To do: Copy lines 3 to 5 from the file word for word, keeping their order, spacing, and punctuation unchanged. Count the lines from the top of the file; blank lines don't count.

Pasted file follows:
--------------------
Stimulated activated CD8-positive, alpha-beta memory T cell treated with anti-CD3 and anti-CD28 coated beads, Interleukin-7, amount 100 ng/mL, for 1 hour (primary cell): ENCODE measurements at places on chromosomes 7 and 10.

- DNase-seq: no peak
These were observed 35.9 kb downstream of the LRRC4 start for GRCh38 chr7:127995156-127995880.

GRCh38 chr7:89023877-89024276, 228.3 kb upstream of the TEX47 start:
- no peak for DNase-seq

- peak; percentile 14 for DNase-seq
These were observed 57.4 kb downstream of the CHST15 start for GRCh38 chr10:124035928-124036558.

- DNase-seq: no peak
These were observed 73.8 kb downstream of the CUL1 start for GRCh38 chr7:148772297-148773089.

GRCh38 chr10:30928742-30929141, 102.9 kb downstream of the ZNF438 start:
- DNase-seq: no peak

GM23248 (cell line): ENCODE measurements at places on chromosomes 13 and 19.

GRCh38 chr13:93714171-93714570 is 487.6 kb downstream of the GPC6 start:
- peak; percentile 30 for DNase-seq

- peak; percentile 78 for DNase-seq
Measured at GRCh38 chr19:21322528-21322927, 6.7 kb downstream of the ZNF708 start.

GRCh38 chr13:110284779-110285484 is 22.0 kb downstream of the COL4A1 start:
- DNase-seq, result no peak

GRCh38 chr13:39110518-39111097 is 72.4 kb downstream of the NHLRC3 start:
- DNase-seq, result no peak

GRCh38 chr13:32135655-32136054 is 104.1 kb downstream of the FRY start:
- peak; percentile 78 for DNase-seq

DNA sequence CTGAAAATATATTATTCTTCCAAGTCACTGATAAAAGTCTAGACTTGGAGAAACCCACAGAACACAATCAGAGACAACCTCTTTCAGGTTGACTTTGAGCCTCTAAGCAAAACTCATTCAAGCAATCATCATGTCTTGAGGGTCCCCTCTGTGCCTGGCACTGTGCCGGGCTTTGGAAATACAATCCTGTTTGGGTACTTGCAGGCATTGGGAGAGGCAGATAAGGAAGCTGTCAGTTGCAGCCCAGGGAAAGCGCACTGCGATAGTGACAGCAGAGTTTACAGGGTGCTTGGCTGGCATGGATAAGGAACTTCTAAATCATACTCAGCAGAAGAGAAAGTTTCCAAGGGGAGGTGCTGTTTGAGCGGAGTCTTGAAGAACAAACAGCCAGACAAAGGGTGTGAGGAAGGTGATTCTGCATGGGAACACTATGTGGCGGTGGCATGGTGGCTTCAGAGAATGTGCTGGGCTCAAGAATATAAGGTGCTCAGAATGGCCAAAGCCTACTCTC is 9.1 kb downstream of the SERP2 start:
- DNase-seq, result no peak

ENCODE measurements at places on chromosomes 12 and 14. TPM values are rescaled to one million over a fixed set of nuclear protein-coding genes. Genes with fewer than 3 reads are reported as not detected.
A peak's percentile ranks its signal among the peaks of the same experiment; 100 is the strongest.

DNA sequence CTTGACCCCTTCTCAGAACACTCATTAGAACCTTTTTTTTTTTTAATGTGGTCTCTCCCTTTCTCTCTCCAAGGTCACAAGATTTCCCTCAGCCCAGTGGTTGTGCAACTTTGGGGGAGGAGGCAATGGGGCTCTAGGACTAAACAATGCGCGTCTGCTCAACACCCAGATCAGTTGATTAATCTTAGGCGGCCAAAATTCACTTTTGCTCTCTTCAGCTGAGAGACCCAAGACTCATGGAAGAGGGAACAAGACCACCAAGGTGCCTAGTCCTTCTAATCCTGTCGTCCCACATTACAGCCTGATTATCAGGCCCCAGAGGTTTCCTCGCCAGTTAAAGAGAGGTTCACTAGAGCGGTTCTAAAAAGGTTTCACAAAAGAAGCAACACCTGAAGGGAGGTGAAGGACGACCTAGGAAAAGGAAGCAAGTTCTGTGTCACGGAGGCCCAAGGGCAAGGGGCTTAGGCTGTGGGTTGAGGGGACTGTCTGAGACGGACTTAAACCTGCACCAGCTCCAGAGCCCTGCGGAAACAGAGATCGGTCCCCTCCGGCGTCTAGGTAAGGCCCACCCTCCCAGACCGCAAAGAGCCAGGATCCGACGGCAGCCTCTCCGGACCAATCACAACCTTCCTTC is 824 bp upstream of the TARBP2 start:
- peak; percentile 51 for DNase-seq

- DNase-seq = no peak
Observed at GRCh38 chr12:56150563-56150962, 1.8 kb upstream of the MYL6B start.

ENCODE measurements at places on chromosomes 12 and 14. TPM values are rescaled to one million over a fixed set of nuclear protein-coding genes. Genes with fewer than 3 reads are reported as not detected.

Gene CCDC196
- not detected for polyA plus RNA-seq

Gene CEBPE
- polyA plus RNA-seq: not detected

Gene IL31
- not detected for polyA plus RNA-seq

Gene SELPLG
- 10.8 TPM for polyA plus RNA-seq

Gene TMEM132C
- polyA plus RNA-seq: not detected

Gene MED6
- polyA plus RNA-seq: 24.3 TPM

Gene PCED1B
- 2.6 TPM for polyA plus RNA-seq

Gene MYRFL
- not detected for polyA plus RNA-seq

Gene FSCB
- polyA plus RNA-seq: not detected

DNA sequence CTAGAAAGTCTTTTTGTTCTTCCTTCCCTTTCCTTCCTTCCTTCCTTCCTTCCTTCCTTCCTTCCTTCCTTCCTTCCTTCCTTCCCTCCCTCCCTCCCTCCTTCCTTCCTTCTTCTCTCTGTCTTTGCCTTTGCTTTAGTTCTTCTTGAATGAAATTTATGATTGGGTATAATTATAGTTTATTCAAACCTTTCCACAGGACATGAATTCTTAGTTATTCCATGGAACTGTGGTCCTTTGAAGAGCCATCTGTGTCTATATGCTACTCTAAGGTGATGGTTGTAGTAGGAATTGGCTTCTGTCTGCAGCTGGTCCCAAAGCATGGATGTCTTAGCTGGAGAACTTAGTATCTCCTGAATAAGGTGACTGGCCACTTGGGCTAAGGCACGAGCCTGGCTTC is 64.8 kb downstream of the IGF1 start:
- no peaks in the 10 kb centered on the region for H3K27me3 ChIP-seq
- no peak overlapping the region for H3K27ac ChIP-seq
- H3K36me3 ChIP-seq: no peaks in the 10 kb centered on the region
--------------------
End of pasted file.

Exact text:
These were observed 35.9 kb downstream of the LRRC4 start for GRCh38 chr7:127995156-127995880.

GRCh38 chr7:89023877-89024276, 228.3 kb upstream of the TEX47 start:
- no peak for DNase-seq